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Talmage & Nuttle     Miller Carson Boxberger & Murphy LLP
Elkhart, Indiana    Fort Wayne, Indiana



CARRIE RIVERA, a minor, by next friend,    )
    Appellants-Plaintiffs,                  )
        vs.                                 )    No.  20A03-9803-CV-139
CITY OF NAPPANEE,                           )
    Appellee-Defendant.                     )


The Honorable James W. Rieckhoff, Judge

Cause No. 20D05-9612-CT-595

December 29, 1998



    Members of the Rivera family (referred to collectively as "the Riveras") appeal the trial court's grant of a motion for judgment on the pleadings filed by the City of Nappanee ("City"). The Riveras raise a single issue for our review which we rephrase as whether the trial court erred in determining that the Riveras' complaint for emotional distress damages failed to state a claim for relief.
    We affirm.
    Christopher Rivera is the father of now seven-year-old Christopher Rivera III (sometimes referred to as "minor son"). In February 1996, Christopher took his minor son and young daughter Carrie to a playground that is owned and operated by City. Minor son climbed a fence that separated the playground from a neighboring swimming pool. After reaching the top, the child became entangled in wires positioned on the fence and sustained bodily injury to his arms and hands. Carrie saw her young brother become entangled in the wires and also witnessed his injured body. Christopher carried minor son to their nearby home where his wife Carol administered first aid. Minor son was later transported to a hospital where his wounds were treated. Thereafter the Riveras filed a four count complaint against City alleging various theories of liability. Count four of the complaint sought damages for emotional distress. In response City filed a motion for judgment on the pleadings concerning count four only. After conducting a hearing, the trial court granted the motion. This appeal followed.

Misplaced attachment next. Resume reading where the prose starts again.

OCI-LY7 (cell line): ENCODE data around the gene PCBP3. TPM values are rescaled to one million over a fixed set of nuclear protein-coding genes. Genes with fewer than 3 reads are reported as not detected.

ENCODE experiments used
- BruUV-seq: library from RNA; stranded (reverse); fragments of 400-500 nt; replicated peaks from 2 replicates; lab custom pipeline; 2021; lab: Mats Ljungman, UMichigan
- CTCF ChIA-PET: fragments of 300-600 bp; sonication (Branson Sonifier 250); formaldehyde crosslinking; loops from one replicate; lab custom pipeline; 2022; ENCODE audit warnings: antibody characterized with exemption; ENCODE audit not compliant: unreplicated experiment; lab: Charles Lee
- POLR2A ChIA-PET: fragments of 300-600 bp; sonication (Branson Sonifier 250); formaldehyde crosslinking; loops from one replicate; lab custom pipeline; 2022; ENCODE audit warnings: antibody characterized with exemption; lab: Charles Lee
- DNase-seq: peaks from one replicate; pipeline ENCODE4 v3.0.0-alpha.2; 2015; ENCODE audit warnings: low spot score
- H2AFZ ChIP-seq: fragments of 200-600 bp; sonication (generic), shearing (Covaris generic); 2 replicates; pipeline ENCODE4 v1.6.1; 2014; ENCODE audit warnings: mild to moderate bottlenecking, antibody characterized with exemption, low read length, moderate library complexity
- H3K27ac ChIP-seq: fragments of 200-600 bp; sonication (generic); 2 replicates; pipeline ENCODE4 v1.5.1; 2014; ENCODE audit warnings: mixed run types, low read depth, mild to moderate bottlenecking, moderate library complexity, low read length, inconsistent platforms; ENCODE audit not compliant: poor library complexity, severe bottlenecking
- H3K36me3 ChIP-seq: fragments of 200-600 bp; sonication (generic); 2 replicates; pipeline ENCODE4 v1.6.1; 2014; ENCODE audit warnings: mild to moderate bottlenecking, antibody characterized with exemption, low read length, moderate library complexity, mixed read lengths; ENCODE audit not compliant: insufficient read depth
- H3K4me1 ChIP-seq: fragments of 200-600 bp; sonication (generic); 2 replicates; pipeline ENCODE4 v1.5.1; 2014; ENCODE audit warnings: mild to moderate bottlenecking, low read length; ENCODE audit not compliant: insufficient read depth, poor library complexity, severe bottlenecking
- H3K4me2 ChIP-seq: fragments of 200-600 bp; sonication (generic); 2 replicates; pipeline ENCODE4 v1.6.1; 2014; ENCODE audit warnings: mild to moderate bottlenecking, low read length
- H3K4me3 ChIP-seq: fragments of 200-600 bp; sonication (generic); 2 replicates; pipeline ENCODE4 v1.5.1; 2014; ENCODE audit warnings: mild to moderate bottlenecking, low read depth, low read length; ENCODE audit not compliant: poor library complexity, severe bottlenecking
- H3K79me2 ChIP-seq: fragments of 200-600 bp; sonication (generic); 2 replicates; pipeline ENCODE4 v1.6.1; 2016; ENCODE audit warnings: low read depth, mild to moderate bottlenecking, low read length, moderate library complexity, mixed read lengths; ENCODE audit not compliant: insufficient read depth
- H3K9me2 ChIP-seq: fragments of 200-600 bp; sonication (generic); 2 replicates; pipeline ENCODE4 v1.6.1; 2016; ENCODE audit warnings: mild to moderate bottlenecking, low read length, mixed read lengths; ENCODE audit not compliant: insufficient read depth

A motion for judgment on the pleadings pursuant to Ind. Trial Rule 12(C) attacks the legal sufficiency of the pleadings. Richards-Wilcox, Inc. v. Cummins, 700 N.E.2d 496, 499

(Ind. Ct. App. 1998). A trial court should grant a T.R. 12(C) motion only where it is clear from the pleadings that the non-moving party cannot in any way succeed under the operative facts and allegations therein. Noblesville Redevelopment Comm'n v. Noblesville Assocs. Ltd. Partnership, 674 N.E.2d 558, 562 (Ind. 1996). Our review of the trial court's ruling is de novo. National R.R. Passenger Corp. v. Everton By Everton, 655 N.E.2d 360, 363 (Ind. Ct. App. 1995), trans. denied. We accept as true the well-pleaded material facts alleged in the complaint, and our review is confined to information included in the pleadings. Noblesville Redevelopment Comm'n, supra.
    Arguing that an assault can provide the basis for a claim of intentional infliction of emotional distress, the Riveras contend the trial court erred in granting City's motion for judgment on the pleadings. According to the Riveras their complaint supports an assault theory of liability. Conceding that the theory is "not explicit on the face of the complaint" the Riveras argue "[t]he theory of assault as it applies to this case was set out in plaintiffs' Memorandum of Law in Opposition to Defendant's Motion for Judgment on the Pleadings . . . and at oral argument . . . ." Brief of Appellants at 9. Thus, the argument continues, "the trial court erred in its ruling by not including assault in its analysis of the intentional torts contemplated by the complaint." Id. (emphasis in original).